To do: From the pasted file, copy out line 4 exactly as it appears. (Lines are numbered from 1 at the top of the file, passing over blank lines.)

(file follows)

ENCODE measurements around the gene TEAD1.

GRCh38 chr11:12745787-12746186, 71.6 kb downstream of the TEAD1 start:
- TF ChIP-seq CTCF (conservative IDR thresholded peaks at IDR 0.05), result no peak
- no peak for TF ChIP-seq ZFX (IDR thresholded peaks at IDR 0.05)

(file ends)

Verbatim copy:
- no peak for TF ChIP-seq ZFX (IDR thresholded peaks at IDR 0.05)